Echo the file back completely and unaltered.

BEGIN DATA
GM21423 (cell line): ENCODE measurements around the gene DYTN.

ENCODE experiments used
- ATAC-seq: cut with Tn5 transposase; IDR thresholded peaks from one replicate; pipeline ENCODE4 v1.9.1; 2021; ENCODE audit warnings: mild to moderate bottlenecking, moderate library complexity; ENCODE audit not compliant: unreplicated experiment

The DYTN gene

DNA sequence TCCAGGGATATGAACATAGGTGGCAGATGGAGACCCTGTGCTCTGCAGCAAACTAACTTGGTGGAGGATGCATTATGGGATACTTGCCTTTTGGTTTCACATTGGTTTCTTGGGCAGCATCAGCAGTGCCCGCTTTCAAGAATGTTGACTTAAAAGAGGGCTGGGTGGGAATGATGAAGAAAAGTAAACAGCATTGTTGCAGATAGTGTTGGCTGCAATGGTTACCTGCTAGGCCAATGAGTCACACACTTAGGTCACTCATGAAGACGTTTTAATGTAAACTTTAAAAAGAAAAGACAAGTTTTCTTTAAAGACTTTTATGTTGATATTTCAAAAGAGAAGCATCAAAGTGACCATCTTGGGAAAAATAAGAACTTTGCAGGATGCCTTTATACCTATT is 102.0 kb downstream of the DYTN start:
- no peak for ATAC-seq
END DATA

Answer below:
GM21423 (cell line): ENCODE measurements around the gene DYTN.

ENCODE experiments used
- ATAC-seq: cut with Tn5 transposase; IDR thresholded peaks from one replicate; pipeline ENCODE4 v1.9.1; 2021; ENCODE audit warnings: mild to moderate bottlenecking, moderate library complexity; ENCODE audit not compliant: unreplicated experiment

The DYTN gene

DNA sequence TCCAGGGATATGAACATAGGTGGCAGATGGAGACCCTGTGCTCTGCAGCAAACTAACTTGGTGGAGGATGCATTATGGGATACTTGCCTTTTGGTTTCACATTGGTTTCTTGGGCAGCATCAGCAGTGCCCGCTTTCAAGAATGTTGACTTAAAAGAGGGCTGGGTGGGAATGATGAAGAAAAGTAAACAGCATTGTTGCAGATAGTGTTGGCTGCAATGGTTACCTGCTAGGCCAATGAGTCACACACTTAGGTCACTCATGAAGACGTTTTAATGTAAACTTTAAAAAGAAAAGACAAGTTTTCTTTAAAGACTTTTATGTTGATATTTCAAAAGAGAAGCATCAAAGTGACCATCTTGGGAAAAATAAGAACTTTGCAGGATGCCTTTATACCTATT is 102.0 kb downstream of the DYTN start:
- no peak for ATAC-seq